One Man’s Trash, Another Man’s Treasure: A Guide to Second Hand Shopping

Contrary to traditional consumer belief, the joys of shopping second-hand cannot be underestimated, and getting your hands on that much-needed item for less is very often only the tip of the iceberg.

Hitting thrift stores, charity shops and flea markets can open your eyes to some wonderfully unique gems and in some cases, items that are even rare or valuable. Why spend your time saving up to buy mass-produced goods from the high street when you can stumble upon some truly authentic and special hidden beauties for next to nothing? Whether you’re looking for a killer shabby-chic ensemble or an original addition your new apartment, cruising the second-hand market can often be the way to do it. So what’s the best way to ensure you’ll end up with something you can be proud of, without being ripped off?

Know What Can Be Bought Second-Hand

There’s a lot of scenarios where buying second-hand works really well. These include:

  • Putting a cheap yet striking outfit together
  • Unique gifts for friends (particularly when the items have a great back-story)
  • Collectibles (vinyl players; modern artwork; Victorian pottery…you get the picture)
  • When looks don’t matter, but function and practicality does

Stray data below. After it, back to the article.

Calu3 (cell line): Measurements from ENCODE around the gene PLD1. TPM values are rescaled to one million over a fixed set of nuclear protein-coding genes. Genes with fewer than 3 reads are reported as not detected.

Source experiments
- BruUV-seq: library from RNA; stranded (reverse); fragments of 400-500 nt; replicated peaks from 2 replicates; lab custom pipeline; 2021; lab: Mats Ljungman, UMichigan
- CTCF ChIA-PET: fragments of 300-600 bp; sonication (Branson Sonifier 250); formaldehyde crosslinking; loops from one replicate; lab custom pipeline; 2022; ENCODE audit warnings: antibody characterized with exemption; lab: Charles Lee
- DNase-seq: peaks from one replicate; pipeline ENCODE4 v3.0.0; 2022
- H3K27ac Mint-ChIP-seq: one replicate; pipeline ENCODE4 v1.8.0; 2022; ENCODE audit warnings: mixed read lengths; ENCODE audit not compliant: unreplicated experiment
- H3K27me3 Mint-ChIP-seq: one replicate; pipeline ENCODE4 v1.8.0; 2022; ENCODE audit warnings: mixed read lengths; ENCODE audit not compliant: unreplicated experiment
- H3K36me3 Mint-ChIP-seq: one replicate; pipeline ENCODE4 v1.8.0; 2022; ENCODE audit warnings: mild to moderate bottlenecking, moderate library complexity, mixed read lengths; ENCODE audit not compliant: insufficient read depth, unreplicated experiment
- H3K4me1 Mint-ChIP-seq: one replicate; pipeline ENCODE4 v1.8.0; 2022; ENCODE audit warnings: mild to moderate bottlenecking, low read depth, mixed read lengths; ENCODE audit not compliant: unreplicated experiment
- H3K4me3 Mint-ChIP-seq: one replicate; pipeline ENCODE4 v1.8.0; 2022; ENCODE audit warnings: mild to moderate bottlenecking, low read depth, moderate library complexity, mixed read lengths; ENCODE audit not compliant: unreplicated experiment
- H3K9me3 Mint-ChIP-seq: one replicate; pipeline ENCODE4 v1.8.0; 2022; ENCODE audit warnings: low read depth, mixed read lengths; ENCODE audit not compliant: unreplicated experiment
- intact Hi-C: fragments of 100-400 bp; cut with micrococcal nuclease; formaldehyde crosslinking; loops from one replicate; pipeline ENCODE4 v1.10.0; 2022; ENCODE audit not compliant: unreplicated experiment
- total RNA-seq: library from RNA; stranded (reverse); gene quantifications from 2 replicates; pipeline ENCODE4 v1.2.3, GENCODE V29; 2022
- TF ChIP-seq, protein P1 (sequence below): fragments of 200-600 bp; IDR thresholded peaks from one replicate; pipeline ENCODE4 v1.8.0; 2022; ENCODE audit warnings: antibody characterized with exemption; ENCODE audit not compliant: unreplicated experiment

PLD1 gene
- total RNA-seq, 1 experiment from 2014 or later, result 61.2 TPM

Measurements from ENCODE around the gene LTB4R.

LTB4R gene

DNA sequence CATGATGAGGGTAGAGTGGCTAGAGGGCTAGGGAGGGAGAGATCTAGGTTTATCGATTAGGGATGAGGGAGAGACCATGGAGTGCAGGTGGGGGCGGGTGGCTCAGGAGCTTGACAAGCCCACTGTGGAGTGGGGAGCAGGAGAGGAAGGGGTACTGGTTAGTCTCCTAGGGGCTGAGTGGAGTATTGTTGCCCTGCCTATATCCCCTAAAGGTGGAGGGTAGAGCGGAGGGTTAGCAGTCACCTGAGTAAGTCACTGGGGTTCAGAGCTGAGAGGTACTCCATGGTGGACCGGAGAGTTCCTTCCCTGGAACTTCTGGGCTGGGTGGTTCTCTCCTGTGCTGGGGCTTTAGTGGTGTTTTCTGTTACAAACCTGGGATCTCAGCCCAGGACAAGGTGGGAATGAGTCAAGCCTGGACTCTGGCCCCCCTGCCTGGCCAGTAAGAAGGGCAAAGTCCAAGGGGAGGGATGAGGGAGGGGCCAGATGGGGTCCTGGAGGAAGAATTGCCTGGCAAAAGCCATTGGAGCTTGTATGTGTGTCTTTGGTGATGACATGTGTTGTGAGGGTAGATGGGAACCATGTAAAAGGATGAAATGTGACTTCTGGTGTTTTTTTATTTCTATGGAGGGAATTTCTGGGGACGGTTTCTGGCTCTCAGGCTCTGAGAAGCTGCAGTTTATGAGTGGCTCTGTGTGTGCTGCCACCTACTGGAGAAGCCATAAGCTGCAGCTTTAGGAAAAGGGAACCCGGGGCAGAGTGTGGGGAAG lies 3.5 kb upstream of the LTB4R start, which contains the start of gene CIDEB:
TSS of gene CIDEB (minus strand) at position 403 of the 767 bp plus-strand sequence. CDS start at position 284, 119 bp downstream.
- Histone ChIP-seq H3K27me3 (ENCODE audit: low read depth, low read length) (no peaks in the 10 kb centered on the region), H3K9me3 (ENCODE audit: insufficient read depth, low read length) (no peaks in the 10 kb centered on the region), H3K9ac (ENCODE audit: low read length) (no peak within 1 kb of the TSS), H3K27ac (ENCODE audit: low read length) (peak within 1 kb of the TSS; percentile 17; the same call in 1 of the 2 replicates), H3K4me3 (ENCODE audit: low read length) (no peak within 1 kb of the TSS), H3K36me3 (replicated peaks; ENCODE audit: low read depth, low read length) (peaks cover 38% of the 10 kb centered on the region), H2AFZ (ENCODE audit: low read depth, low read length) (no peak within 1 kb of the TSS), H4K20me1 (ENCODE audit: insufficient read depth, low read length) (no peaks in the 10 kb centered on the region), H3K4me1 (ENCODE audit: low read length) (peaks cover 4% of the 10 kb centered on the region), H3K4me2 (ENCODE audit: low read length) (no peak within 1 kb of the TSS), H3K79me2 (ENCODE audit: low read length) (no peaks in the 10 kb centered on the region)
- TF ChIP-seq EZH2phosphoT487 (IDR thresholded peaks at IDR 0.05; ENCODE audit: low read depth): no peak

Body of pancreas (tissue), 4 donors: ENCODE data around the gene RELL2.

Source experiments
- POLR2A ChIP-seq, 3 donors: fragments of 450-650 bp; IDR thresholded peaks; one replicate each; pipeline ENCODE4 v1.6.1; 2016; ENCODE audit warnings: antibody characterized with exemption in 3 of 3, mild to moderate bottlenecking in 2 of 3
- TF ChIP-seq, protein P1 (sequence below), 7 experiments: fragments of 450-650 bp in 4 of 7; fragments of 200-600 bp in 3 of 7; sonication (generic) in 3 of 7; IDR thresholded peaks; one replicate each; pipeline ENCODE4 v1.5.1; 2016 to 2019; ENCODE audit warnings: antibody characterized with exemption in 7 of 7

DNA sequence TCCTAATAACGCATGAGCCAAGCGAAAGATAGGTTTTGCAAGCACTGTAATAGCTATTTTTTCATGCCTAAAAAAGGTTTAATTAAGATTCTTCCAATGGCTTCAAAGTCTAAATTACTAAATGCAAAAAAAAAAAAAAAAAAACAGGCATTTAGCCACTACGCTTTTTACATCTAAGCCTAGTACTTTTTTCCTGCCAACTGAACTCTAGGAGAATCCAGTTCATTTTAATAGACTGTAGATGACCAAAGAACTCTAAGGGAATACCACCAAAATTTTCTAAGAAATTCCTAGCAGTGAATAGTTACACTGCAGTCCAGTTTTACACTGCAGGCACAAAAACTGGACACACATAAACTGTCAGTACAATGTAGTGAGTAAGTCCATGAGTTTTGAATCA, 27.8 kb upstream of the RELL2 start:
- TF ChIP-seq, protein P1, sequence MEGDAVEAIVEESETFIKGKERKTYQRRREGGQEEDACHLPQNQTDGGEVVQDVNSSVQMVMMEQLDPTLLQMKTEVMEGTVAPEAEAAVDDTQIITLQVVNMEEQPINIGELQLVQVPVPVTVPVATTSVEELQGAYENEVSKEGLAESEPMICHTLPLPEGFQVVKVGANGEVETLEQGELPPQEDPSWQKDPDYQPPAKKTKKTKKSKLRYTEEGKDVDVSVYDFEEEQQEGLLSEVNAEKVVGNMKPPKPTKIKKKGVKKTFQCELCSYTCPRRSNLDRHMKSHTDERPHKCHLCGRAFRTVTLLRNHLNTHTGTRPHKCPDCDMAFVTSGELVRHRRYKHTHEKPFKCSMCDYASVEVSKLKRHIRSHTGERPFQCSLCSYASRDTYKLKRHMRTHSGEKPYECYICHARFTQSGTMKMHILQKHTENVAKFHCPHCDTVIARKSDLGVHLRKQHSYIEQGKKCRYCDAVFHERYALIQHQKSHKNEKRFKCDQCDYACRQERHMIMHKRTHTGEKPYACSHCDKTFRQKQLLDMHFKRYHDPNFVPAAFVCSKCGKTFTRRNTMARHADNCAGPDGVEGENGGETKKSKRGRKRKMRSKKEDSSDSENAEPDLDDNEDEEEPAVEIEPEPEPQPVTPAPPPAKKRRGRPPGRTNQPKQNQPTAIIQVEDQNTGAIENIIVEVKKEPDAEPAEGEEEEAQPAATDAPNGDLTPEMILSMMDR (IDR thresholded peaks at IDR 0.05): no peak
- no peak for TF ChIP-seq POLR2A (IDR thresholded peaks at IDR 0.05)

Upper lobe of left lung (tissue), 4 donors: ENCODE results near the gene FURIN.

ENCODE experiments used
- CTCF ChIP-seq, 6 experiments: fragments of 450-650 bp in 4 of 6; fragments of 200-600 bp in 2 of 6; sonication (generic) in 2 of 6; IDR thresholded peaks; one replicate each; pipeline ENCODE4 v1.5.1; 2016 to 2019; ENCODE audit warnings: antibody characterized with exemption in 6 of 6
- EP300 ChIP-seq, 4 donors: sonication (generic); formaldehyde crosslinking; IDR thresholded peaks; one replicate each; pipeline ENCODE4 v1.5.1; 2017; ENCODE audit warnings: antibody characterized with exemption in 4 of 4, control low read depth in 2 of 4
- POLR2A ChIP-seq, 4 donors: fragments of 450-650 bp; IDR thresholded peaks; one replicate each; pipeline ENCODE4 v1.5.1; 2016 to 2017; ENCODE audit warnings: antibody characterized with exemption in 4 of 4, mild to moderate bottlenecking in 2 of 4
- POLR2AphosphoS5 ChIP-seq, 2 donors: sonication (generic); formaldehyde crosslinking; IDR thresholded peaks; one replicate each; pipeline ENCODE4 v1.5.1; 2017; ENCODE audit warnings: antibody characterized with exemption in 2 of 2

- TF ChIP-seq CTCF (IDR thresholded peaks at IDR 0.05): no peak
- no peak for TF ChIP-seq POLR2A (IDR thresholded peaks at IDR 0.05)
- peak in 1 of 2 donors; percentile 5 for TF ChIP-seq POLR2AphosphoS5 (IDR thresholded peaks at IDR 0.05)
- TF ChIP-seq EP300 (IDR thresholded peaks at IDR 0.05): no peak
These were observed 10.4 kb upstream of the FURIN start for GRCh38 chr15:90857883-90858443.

• Things planned for a one-off use or short-term lifespan (books; DVDs; a mobile phone for travelling etc.)
  • Items that would ordinarily be expensive to buy first-hand (gadgets; appliances; tools).

However, there are items for which second-hand just won’t cut it, or isn’t necessary. These include:

  • Basic clothing like underwear; plain vests or t-shirts. These can be bought cheaply on the high street anyway, and they won’t have been worn by somebody else already.
  • Stuff that doesn’t compliment your personal style or existing decor. Just because it’s cheap, it doesn’t mean its automatically a bargain.
  • Items that look like collectibles (these are often rare to find or sold in specialist outlets and flea markets. Don’t fall for duds!)
  • Toiletries or make-up (you never how old this stuff is, and its probably not that hygienic).

Take Your Time and Be Prepared To Searchsecond-hand-vintage

Whether you plan on spending an hour or two in your local charity shop or are shopping for sellers on eBay, be prepared to take your time and peruse everything on offer. A large portion of stuff you’ll see being sold second hand will be total garbage – and its okay to think this. Amazing finds CAN be yours, but only if you’re willing to look for them.

In charity shops and markets, don’t be afraid to spend as much time as you want having a good rummage through what’s on offer. Be sure to look in all clothing sections for both sexes as very often clothes can be wrongly labelled or organised – and you might even something of the other gender that looks great on you. On eBay, spend time browsing different sellers, taking all of the product information into account and asking sellers lots of questions when needed.